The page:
Image by K. Todd Storch via FlickrIt's a Tuesday morning that feels like a Monday morning.
It's the aftermath of something wonderful: the extended Memorial Day weekend. Most people I know packed as much flag-waving, barbeque-eating, beer-drinking, and all-out week-ending as was humanly possible. Add in your own favorite hypenated pastime: mine this weekend included Law-and-Order-marathon-watching and week-ahead-meal-preparation. Yours might be bike-riding, game-playing, kid-enjoying, tube-floating, wedding-attending, house-cleaning, or mega-shopping. You get the idea. When we have a long weekend, we do it up BIG. And today, Tuesday morning, for some of us, feels like -- a HANGOVER.
I watched the Twitter stream for awhile this morning, as "Memorial Day" was still a trending topic. One person, @chadwicknorris, said
It's almost 10 am and I'm still trying to get motivated. I call it "The Memorial Day Weekend effect".
We leave work, feeling exhausted, and eagerly anticipating the extended weekend. We return to work, stil exhausted. What's wrong with this picture? Why do we do this to ourselves?
I suspect that one aspect is an almost universal and unconscious belief that we "should" be like the Energizer Bunny. "He keeps going, and going, and going. . ." We expect nothing less of ourselves. Our idealization of heroes has become pathological: we revere the person who is least like, well, a person. At least superheroes have superpowers! We expect ourselves, without superpowers, to work relentlessly at peak performance, requiring nothing in the way of rest or routine maintenance. We are no longer satisfied with being "superhuman." We now aspire to be like a super machine. And, when or if we are injured, we see no alternative but the scrap-heap. The imperfect machine gets traded for an upgrade. No wonder we are terrified to stop, even for a moment.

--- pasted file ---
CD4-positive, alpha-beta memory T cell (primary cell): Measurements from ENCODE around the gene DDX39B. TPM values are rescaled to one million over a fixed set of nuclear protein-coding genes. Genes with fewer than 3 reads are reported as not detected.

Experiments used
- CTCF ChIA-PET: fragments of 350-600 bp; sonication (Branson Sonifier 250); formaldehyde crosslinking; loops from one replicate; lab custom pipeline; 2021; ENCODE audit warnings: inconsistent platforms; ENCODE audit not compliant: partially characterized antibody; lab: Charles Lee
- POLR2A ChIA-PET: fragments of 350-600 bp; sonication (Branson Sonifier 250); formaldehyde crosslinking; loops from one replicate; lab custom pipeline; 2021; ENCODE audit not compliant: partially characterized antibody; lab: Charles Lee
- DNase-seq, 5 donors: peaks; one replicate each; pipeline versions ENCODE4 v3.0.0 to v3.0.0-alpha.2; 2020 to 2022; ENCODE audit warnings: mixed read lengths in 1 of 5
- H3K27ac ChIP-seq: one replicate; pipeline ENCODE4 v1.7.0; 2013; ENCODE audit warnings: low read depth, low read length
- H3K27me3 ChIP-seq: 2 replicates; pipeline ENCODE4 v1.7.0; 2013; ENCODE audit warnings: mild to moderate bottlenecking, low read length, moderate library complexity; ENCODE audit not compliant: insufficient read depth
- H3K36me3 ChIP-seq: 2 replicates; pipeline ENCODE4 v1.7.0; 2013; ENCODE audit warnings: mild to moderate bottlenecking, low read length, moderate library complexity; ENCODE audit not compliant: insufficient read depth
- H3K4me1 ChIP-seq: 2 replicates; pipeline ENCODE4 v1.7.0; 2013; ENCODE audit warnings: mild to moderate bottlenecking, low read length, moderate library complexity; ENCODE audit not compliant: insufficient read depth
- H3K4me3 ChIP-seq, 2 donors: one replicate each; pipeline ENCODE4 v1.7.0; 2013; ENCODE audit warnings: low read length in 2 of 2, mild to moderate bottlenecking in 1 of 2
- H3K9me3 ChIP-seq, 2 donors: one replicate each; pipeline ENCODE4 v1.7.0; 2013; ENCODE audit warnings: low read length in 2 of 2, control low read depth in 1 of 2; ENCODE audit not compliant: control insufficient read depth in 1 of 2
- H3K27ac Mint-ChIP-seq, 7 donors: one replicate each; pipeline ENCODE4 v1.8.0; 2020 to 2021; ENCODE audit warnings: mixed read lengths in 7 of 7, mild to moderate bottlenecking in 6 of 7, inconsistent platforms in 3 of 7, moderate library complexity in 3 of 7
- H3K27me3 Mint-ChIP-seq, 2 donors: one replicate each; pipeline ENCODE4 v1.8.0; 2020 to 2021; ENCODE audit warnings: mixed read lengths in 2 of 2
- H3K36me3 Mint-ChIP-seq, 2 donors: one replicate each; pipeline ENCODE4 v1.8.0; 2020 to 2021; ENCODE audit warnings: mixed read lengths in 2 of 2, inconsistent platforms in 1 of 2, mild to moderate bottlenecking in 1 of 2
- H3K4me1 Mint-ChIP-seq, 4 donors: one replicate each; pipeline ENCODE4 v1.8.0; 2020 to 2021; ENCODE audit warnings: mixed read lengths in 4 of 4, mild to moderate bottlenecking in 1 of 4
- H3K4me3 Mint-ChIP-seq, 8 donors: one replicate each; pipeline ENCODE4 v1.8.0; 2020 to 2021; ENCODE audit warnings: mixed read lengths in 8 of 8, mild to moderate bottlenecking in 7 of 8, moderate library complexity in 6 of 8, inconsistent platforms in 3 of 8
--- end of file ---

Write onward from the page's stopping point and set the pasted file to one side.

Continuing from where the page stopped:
We kill the pain with more activity, more relentlessness. We can't tell when we've had enough. Hell, we'll never admit we've had enough. That's the formula for a hangover.
The best antidote here is an ounce of prevention. Season the recipe of your life with some good, old-fashioned PLAY. Play is the ingredient that refreshes, renews, and re-energizes your life and your perspective. Re-discovering your ability to play can be the key to finding a more creative, innovative, imaginative, resiliant YOU. Most people have forgotten how to be playful.
The Feldenkrais Method can re-connect you with your innate abilities to move, sense, think, feel, and PLAY. Remember those long summer days as a kid, when you happily lost track of time, engrossed in whatever you had discovered? Like that. During a one-hour Awareness Through Movement lesson, your curiosity is tickled. You are invited to explore and experiment. How will it turn out? We don't know. But we know you will feel safe and comfortable during the process. And we know you will feel DIFFERENT afterwards. People take this playful stance back to work with them, back home to their families, back into their daily activities. The fresh approach, the awareness, the courage to play helps them to reap dividends in the present moment as well as the future.
Stuart Brown, MD, is one of the leading researchers on the neuroscience of play. He says that the opposite of play is not work, but rather, depression. He argues that work at its best can FEEL like play: absorbing, enlivening, experimental, improvisatory, satisfying, time-expanding fun! Play has many beneficial after-effects, unlike the hangover of the Memorial Day Effect. You are in the present moment, happy to be where you are, and refreshed for the day's tasks.
It's summertime! Come and play with us!